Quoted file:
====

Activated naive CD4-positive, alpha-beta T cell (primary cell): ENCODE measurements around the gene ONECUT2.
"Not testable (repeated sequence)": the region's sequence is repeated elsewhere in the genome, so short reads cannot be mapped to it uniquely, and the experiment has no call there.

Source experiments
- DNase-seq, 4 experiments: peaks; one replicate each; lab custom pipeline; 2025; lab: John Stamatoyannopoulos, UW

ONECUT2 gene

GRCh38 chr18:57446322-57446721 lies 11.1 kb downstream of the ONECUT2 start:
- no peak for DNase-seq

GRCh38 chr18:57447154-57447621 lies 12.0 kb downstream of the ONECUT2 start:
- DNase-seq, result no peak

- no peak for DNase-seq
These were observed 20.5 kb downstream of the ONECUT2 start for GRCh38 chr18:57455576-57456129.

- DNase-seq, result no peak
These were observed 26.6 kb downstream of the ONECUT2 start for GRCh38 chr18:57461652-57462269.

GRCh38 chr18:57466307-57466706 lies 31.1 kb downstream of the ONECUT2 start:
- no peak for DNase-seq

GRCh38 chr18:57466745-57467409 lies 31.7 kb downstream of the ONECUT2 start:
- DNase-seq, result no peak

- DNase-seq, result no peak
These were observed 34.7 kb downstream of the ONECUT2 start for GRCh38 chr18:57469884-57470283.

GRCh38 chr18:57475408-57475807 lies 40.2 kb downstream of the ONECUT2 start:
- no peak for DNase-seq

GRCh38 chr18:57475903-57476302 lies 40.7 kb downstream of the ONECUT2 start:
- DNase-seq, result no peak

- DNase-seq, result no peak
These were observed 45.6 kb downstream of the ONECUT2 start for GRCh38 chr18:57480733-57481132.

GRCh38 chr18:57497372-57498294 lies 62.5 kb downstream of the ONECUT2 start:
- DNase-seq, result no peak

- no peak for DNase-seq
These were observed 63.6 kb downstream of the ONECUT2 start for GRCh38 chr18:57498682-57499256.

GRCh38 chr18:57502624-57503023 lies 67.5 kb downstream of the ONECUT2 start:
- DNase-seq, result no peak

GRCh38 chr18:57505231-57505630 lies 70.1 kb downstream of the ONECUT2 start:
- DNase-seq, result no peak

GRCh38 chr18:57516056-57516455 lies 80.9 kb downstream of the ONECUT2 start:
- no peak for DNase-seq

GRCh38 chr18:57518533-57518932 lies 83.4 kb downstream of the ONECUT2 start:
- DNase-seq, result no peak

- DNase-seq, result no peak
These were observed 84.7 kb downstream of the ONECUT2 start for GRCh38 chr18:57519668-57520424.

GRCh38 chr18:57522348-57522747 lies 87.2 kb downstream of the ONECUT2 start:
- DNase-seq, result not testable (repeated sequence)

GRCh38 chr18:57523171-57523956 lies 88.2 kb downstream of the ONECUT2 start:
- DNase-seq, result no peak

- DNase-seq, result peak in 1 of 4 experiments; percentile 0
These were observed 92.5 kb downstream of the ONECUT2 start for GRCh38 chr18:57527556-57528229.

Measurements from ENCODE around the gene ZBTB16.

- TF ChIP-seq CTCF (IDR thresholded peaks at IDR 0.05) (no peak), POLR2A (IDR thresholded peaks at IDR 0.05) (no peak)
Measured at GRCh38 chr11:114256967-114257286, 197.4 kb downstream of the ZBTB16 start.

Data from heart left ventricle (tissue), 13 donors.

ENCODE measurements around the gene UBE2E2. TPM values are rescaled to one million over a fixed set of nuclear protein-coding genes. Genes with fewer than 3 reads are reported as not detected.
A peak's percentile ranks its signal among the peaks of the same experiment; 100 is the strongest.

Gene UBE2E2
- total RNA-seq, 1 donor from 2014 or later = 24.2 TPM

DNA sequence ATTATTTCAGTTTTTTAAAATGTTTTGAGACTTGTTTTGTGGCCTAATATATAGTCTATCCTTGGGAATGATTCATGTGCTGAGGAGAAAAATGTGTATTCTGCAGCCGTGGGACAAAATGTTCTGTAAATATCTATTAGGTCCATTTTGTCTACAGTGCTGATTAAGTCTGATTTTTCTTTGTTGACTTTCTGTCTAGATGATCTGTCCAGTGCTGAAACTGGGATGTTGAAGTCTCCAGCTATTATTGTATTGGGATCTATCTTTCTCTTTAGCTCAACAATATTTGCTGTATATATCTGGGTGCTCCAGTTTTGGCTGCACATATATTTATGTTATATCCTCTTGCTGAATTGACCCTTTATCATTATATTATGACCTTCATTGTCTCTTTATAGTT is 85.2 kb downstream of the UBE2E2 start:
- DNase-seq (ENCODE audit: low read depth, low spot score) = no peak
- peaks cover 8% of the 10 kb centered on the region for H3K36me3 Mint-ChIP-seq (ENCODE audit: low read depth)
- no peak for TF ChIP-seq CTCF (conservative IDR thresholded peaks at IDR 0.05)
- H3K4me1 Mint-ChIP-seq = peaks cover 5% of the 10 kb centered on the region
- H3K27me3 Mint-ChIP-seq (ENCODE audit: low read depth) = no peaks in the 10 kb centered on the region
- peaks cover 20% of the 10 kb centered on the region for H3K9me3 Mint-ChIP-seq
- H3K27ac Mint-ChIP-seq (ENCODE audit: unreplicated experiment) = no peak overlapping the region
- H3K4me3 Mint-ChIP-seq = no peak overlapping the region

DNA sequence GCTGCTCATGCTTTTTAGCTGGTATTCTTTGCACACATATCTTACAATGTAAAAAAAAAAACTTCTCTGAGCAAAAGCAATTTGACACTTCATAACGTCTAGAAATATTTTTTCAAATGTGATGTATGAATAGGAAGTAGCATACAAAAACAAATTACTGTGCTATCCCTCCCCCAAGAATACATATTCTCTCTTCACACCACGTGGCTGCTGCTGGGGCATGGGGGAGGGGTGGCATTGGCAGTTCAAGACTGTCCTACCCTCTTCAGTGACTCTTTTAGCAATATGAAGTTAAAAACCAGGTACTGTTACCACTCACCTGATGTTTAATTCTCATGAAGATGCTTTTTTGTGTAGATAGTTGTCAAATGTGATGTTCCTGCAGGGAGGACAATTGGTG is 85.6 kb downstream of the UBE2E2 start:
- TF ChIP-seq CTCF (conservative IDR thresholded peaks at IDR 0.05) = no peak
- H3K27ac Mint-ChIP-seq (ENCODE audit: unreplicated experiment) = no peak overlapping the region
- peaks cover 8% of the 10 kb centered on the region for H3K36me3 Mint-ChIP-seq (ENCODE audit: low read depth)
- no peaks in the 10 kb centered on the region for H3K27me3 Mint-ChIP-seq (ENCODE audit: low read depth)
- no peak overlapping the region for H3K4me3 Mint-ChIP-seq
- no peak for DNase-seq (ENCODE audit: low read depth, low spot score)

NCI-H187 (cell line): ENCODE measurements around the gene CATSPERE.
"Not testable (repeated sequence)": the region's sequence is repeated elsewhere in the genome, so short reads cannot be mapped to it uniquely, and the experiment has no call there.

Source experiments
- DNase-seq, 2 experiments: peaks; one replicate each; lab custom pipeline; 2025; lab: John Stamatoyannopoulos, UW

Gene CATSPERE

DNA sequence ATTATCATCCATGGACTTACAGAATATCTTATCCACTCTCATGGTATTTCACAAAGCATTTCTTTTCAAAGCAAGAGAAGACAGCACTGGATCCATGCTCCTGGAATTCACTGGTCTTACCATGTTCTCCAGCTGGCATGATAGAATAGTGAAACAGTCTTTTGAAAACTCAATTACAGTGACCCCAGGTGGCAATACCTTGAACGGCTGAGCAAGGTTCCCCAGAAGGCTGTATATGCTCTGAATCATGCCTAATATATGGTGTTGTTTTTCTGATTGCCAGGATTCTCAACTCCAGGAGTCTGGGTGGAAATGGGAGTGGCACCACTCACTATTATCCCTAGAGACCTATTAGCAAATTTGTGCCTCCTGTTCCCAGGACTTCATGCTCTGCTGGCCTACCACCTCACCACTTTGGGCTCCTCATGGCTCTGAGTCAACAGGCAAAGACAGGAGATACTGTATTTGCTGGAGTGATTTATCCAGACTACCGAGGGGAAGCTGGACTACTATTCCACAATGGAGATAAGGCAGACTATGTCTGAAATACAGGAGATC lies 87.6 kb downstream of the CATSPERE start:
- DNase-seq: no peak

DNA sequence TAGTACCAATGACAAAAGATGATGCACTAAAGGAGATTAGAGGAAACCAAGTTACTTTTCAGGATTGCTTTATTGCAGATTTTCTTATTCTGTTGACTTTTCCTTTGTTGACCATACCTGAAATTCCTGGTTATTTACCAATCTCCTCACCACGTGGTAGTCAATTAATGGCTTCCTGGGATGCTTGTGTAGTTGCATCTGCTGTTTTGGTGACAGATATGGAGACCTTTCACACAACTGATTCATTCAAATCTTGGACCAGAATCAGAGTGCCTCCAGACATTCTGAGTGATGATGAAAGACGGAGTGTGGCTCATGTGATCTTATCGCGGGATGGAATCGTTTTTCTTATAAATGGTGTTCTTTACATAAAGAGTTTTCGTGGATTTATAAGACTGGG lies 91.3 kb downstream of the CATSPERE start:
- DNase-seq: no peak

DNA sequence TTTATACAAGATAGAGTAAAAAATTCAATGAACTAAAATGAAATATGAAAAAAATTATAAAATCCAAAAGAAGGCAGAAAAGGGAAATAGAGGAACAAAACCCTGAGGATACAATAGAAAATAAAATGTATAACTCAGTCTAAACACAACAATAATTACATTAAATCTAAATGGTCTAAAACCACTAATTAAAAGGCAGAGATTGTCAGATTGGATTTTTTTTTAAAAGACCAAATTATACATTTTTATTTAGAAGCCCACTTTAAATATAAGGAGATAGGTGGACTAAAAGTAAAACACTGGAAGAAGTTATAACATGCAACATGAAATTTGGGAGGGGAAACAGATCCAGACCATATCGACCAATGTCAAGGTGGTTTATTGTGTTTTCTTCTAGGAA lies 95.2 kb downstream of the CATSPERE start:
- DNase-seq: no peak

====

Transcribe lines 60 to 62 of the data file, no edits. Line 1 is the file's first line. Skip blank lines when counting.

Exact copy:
- peaks cover 20% of the 10 kb centered on the region for H3K9me3 Mint-ChIP-seq
- H3K27ac Mint-ChIP-seq (ENCODE audit: unreplicated experiment) = no peak overlapping the region
- H3K4me3 Mint-ChIP-seq = no peak overlapping the region